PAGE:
Prof. Spender : There's this perceived problem about enforcement. Enforcement is obviously a critical part of any framework for law and compliance; but, if you don't have in place an effective, substantive legal obligation or, in this case, a legal obligation that's backed up by a very clear set of market practices, dealing with it by way of enforcement is just going about it through the wrong exercise. If you change the enforcement settings, you're potentially changing, of course, the obligations that exist under the relevant chapter. Those obligations are extensive and critical. If we start messing with those obligations, we start undermining the operation of those provisions, so the whole question about putting information into the market is critical for the operation of those markets. If you decide that there might be a question about over-deterrenceI know that this was part of the PJC inquiryyou start thinking about what the substantive obligation is and then you think about the appropriate enforcement mechanism. This one has gone around in the opposite direction. It has looked at what's perceived to be an enforcement problem and then it has decided to change the substantive obligations. The problem with doing that is that you mess with something that's fundamentalI can't emphasise this enoughto how things operate.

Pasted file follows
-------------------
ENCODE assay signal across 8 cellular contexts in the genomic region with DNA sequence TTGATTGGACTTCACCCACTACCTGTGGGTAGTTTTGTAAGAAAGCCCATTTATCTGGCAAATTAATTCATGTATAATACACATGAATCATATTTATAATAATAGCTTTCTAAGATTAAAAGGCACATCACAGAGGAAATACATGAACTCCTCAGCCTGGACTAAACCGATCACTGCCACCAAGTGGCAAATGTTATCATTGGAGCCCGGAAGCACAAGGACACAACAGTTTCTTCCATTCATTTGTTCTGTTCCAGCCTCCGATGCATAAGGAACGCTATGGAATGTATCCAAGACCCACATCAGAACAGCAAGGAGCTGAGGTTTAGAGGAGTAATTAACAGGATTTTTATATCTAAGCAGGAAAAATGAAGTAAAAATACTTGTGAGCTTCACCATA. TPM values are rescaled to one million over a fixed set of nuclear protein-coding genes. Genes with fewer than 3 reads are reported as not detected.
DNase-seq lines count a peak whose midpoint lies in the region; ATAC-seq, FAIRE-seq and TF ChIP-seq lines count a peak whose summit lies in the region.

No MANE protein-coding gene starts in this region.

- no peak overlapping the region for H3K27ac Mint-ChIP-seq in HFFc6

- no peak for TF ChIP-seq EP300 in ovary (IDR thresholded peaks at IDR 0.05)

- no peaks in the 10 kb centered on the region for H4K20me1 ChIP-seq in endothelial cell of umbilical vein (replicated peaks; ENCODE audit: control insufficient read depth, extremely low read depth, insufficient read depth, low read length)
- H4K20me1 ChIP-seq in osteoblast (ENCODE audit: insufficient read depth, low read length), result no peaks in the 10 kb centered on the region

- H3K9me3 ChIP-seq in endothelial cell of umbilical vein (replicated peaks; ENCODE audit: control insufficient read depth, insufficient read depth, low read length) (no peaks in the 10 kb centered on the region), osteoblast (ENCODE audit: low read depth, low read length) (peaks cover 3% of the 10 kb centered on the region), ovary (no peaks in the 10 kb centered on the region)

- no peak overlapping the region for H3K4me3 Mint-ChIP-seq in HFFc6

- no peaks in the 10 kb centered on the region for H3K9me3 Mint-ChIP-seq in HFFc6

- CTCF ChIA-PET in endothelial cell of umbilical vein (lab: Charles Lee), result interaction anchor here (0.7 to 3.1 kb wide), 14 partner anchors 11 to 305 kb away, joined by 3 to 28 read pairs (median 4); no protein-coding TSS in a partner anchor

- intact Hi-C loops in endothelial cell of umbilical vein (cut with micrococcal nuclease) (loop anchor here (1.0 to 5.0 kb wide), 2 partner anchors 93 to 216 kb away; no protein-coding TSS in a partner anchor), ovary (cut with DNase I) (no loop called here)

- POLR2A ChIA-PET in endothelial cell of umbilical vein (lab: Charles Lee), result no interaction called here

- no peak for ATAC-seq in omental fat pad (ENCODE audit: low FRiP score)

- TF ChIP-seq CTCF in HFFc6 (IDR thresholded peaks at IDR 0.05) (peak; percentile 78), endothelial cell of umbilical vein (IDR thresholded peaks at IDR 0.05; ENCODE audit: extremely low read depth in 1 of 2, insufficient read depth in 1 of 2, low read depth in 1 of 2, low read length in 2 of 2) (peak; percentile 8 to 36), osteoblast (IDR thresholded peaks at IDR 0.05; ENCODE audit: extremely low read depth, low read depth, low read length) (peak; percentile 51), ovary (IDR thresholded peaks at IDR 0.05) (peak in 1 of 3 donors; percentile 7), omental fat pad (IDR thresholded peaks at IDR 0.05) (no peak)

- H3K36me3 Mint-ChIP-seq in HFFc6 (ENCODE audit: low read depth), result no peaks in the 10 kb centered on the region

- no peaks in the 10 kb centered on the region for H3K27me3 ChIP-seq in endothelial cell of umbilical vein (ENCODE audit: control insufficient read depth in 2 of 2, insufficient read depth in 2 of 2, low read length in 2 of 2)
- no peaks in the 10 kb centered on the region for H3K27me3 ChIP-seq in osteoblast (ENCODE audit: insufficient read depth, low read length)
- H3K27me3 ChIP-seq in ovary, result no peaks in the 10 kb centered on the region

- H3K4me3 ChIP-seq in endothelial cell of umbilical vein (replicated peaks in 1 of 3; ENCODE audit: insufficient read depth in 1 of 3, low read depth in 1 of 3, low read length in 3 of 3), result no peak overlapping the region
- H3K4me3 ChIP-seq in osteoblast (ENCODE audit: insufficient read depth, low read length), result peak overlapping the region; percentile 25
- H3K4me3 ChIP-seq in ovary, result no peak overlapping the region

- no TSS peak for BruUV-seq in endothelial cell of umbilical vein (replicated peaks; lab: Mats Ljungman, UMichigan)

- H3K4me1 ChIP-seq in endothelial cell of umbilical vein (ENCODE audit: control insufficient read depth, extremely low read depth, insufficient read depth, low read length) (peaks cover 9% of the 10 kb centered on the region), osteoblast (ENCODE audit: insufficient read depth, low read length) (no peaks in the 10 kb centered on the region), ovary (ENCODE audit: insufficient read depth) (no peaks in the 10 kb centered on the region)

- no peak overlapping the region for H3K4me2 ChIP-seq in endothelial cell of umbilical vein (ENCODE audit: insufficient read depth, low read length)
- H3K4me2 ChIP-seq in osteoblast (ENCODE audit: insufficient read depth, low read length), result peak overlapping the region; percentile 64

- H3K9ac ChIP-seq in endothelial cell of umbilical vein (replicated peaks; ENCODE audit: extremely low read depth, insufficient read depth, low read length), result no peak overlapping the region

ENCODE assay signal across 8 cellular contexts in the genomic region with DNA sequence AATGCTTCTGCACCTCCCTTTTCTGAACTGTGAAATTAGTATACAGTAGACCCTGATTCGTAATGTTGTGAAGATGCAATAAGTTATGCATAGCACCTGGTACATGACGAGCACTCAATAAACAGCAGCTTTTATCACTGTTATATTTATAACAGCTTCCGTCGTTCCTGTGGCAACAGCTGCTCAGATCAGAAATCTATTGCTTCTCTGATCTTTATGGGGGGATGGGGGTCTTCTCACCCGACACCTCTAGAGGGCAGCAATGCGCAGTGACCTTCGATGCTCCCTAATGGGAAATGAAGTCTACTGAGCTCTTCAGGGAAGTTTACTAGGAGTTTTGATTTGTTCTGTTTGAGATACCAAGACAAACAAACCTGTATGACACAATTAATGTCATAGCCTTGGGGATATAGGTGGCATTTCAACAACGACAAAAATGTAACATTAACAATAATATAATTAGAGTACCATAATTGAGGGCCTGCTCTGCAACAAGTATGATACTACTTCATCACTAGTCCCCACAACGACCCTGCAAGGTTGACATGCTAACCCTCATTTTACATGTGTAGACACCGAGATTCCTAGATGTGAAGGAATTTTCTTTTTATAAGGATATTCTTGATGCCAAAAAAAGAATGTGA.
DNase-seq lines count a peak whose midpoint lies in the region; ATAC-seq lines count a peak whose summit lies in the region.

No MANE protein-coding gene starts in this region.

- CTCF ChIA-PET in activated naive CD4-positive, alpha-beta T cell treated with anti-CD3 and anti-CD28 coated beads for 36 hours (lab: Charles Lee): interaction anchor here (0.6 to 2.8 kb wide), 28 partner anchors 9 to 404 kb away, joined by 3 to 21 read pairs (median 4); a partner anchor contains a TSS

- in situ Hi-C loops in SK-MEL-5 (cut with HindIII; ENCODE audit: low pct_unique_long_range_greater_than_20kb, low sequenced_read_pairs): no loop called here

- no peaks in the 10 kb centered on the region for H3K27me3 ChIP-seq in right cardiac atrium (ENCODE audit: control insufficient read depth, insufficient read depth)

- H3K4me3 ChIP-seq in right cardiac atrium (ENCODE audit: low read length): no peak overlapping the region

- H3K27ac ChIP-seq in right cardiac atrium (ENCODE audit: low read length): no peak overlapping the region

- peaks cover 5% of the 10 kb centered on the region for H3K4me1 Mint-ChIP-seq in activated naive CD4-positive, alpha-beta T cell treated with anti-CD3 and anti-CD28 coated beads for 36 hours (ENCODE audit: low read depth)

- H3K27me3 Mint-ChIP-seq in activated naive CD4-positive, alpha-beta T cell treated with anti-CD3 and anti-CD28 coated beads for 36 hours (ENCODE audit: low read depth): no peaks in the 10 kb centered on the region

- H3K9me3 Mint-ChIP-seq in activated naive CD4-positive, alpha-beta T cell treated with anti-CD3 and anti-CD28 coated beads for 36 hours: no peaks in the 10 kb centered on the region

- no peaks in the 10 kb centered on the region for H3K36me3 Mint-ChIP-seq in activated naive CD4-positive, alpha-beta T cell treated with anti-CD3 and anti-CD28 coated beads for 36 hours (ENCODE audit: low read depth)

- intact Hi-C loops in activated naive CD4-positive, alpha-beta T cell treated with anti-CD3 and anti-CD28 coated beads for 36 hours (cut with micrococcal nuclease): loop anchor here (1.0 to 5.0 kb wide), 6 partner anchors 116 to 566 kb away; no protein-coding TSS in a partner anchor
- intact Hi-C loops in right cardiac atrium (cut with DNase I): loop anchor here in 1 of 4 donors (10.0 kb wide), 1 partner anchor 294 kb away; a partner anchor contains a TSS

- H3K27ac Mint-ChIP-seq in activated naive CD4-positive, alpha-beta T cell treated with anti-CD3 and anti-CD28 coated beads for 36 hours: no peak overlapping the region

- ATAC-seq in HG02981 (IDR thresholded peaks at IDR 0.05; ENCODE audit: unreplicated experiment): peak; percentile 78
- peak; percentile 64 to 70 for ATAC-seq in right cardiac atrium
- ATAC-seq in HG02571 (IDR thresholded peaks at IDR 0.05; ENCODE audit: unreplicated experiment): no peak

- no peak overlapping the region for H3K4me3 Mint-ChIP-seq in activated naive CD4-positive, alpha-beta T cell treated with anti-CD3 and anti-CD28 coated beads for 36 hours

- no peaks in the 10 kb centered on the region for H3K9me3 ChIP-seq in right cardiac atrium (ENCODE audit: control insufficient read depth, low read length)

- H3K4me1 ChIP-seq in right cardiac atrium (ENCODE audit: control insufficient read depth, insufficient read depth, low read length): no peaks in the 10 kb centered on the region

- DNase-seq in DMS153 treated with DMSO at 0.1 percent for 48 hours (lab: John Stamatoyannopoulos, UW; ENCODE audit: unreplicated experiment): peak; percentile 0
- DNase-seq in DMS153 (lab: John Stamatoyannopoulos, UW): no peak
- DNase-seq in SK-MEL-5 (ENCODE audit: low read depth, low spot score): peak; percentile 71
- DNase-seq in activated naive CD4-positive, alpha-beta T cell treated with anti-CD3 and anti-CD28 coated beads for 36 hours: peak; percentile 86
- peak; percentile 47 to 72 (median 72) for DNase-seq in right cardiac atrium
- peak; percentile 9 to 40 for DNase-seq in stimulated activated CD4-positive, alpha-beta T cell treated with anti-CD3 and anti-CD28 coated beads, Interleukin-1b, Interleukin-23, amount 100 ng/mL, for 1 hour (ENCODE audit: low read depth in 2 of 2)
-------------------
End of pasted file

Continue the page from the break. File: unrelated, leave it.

I've made submissions to just about all of these inquiries because I have expertise in class actions in corporate law. I could talk about class actions, but I understand that you'll be talking to many others about that issue. I'm happy to talk about it, but I consider that the critical focus should be on what chapter 6CA does.

Senator WALSH: You are in favour of the broader review proposed by the Law Reform Commission; is that right?